If you think Simon Cowell of “American Idol” is a harsh critic, imagine what it would be like to be judged by a Taliban warlord. That’s the fate for contestants vying for the top slot in the television show “Afghan Star.” They not only put their egos on the line, they sometimes put their lives at risk.
“Afghan Star,” Afghanistan’s wildly popular “American Idol” knock-off, is the subject of Havana Manning’s new film (winner of both the World Cinema Documentary and Directors Award at Sundance). The film captures the tensions that arise from living in a society where a tongue-lashing can be a prelude to a real lashing, and character assassination is sometimes carried to literal and lethal extremes.
In a country where 60 percent of the population is under 21, “Afghan Star” draws huge audiences. Eleven million Afghans (one-third of the country) tune in—from well-appointed living rooms in Kabul to village shacks where scores of farm families gather around a single, shared screen. “For many, this is the first time they have encountered democracy,” the filmmakers note. Of course, this “TV democracy” is only available to citizens who possess a cell phone, but because the contestants represent a rainbow of regions and ethnic groups, the program has became a uniquely unifying experience where rivalries are settled on the basis of drumbeats and ballads.
After 30 years of war and Taliban rule (a six-year ban on music only ended in 2001), the show’s producer explains his goal is “to move people from guns to music.” As he recalls a time when Afghanistan had “a very beautiful culture . . . art, music, movies,” the screen blossoms with poignant clips from 1980 Kabul showing smiling young women strolling about in shirts and blouses without headscarves. In another clip, a young female singer fronts an electric rock band at a Kabul University concert.
During the four months Marking’s crew spent in Kabul, 2,000 people auditioned and, for the first time, three of them were women. Two of them reached the finals, a development that delighted the country’s women and infuriated the patriarchy.
The film follows four finalists. Rafi, a good-looking19-year-old from Mazar e Sharif wants to entertain people and make “their souls to come alive again.” Hammeed is a classically trained singer from the country’s most exploited ethnic group, the Hazara. Lima is a 25-year-old woman from tradition-bound Kandahar who practices her music undercover for fear of antagonizing her conservative neighbors. Finally, there is Setara, a young Herati woman whose drive for stardom will eventually put her life at risk.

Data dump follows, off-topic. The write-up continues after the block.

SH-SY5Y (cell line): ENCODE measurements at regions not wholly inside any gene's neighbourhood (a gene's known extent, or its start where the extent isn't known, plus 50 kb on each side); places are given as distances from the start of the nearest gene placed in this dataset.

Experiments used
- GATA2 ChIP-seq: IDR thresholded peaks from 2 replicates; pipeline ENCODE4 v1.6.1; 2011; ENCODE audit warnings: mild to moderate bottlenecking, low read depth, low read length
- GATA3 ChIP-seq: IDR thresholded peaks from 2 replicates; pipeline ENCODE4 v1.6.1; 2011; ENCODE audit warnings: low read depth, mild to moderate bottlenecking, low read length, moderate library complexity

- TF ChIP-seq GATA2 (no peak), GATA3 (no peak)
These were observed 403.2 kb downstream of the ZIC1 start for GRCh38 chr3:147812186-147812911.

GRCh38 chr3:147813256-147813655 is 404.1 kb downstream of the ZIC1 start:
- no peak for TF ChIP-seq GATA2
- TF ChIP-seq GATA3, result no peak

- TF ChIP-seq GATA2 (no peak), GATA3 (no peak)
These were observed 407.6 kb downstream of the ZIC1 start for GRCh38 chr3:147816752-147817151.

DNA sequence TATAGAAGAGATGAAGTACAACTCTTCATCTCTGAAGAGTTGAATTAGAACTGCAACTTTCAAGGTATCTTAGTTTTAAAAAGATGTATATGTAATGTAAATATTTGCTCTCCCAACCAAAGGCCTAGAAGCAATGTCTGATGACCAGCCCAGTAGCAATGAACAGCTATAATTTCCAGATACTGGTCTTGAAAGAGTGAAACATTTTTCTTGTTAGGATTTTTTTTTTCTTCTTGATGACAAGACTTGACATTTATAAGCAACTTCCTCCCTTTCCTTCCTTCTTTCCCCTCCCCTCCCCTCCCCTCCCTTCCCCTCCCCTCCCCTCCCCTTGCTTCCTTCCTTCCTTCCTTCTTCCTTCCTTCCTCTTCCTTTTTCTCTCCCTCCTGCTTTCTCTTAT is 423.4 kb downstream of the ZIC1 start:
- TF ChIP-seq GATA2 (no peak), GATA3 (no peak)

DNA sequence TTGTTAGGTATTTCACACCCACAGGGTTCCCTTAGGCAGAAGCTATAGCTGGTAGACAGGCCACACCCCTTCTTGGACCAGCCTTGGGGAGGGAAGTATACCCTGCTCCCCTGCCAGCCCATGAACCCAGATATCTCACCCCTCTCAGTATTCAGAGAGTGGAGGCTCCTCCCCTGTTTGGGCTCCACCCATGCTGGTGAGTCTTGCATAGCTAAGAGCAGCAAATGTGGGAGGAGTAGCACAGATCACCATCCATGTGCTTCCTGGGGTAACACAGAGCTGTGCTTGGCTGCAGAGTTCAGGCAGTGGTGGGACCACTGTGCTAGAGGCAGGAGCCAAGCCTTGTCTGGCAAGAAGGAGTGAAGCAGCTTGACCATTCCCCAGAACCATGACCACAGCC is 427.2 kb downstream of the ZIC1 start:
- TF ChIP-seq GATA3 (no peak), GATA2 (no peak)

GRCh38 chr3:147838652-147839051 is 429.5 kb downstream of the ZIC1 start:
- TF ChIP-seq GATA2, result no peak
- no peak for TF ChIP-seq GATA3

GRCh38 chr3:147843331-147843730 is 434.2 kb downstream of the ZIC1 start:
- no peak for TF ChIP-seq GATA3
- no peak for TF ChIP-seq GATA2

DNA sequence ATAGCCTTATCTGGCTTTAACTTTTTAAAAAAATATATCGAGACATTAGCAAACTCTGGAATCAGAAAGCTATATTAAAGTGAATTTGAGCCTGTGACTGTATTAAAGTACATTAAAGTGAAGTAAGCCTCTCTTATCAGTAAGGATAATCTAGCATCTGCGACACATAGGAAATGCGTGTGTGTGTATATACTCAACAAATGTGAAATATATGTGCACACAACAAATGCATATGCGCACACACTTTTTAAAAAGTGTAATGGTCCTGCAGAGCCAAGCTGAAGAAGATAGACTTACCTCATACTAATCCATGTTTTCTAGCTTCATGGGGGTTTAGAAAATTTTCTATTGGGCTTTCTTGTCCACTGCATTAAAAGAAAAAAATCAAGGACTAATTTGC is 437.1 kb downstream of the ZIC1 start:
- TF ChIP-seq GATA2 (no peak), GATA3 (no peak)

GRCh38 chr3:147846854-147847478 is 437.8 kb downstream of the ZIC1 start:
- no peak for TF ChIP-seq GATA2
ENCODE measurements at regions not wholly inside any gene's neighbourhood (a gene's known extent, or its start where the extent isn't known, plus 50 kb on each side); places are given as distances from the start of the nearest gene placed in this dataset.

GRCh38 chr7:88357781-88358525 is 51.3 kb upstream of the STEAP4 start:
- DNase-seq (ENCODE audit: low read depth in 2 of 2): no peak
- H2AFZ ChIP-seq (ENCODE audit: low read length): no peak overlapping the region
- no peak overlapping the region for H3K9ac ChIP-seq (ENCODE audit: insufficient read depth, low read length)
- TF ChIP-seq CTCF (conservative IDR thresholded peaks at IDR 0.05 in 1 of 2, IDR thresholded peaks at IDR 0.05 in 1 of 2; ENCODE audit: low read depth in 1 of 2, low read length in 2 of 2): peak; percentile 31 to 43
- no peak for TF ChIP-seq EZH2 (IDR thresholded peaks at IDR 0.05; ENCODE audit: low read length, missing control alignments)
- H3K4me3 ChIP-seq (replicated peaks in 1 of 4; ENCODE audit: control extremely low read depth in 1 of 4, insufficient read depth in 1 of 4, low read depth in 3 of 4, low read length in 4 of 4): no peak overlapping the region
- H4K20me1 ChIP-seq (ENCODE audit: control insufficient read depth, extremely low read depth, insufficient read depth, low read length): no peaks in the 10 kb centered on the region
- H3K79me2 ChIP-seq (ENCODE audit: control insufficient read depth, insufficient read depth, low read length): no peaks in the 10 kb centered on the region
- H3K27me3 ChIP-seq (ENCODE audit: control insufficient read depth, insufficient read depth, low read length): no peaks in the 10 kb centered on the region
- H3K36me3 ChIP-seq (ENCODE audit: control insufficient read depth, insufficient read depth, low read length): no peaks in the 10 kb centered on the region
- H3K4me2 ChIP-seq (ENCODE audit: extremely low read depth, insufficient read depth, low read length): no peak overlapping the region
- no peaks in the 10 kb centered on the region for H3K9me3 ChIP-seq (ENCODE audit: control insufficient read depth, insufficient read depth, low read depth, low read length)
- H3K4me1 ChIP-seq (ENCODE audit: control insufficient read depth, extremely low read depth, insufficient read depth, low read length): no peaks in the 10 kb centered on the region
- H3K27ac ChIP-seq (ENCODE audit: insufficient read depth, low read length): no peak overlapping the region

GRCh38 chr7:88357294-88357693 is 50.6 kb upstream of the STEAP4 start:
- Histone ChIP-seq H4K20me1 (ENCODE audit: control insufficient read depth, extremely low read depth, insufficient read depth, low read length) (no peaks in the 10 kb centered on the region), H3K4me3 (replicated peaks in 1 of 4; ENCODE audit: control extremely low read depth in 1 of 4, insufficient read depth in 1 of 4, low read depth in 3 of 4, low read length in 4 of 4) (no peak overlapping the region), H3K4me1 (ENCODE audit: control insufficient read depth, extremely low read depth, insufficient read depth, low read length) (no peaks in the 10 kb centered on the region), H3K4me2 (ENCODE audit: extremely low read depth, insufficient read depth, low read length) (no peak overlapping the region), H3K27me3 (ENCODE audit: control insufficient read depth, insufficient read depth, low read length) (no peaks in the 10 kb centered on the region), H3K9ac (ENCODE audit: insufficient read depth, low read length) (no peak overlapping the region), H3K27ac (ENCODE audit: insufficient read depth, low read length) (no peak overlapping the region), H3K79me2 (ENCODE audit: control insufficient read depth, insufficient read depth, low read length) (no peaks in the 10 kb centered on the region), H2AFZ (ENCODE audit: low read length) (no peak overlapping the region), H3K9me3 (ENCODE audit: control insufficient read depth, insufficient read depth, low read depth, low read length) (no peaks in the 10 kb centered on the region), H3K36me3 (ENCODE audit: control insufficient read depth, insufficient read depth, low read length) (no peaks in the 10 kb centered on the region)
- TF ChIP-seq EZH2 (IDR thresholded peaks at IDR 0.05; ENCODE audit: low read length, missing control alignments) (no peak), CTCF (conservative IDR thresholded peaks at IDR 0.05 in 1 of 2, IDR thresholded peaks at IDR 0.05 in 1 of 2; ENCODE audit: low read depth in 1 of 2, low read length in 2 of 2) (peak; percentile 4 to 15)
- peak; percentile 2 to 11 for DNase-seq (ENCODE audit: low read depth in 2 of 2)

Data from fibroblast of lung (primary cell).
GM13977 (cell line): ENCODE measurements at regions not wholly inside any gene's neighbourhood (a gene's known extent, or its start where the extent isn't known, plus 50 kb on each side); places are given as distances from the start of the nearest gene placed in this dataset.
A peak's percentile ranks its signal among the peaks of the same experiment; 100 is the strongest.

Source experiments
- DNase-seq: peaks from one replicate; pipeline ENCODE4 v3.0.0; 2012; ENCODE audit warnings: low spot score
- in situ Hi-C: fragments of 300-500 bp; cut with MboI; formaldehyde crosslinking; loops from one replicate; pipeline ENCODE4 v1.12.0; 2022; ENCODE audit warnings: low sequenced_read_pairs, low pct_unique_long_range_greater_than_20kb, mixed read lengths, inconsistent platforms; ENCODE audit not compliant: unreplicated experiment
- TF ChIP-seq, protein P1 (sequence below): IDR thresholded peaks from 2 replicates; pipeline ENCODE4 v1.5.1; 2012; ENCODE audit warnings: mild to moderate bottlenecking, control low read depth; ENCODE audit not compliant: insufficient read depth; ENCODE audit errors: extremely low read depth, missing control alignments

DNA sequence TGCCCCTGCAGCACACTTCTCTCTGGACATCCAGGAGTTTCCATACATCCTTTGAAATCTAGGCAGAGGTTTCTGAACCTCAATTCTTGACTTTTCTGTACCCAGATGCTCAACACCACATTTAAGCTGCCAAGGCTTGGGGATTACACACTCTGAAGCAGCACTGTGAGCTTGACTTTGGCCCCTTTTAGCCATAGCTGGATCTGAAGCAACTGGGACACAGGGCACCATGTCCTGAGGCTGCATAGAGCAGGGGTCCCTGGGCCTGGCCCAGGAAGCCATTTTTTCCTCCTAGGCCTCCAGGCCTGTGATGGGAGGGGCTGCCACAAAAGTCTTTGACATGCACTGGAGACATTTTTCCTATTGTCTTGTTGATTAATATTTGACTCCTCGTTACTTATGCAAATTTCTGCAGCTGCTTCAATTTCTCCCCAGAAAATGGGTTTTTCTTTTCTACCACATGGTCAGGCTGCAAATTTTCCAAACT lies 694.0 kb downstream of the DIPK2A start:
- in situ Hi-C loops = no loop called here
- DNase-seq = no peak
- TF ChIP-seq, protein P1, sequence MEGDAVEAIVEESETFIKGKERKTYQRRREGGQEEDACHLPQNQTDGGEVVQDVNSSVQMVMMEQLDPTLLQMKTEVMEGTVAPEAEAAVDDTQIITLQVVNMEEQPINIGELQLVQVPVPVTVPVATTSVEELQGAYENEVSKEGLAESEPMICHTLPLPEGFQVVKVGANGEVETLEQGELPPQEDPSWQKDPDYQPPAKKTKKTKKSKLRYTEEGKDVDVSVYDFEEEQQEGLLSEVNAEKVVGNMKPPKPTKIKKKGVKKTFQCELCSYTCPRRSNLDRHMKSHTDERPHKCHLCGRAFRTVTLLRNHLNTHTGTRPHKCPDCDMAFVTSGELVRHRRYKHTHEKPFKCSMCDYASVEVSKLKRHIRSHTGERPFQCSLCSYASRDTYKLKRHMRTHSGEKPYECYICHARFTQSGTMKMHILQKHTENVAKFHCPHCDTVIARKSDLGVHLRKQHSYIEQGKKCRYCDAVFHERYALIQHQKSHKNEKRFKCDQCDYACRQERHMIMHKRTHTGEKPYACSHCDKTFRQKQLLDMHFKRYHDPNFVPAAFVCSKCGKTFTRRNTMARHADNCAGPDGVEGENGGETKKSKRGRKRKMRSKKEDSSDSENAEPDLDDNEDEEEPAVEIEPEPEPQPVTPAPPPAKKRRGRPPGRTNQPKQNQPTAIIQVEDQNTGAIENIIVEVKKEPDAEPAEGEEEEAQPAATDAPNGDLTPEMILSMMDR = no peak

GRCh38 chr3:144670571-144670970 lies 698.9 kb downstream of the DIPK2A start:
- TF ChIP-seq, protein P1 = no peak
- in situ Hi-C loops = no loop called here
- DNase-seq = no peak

While her Bollywood gumption endears her to legions of Afghan girls, Serata becomes a lightening rod for traditionalists. When she fails to make the final round, Serata is devastated. Invited to perform one last song, she sends shock waves across the nation. In a gesture that is both brave and foolish, she begins to dance, swaying her hips and dropping her headscarf to whirl about with her uncovered hair billowing.
Outraged officials threaten to ban the program, death threats pour in and Serata is forced into hiding. Even her fellow contestants express shock. “She can sing but she should not have danced,” says Rafi. “This will turn out bad.” Lima insists she never would have danced, “even if they paid me thousands.” (Ironically, Lima was also forced into hiding because of death threats.) Cabinet member (and former warlord) Ismail Khan condemned Serata’s performance as an “insult and degradation” and, in dozens of street interviews, the condemnation appears to be universal, culminating in one young man’s observation: ”She brought shame to the Herati people. She deserves to be killed.”
When the announcement of the final winner triggers widespread celebrations, Manning uses the opportunity to inject an ironic counterpoint—a dozen clips of men dancing wildly in public without any fear of condemnation. Meanwhile the demand for reform continues to stir. In the studio audience for the final showdown, many of the women removed their headscarves. “When they play the national anthem, we have to wear our scarves,” one woman tells the camera. “The rest of the time, I try not to wear it.” Then she smiles and flashes the victory sign.
The filmmakers have provided these links to organizations working to aid the Afghan people: Afghan Aid (www. afghanaid.org.uk), Aschiana (www. aschiana.com), and Human Rights Watch (www.hrw.org).
AFGHAN STAR: YOU CAN SING BUT YOU CANNOT DANCE
Opens Friday, Aug. 21 at Shattuck Cinemas.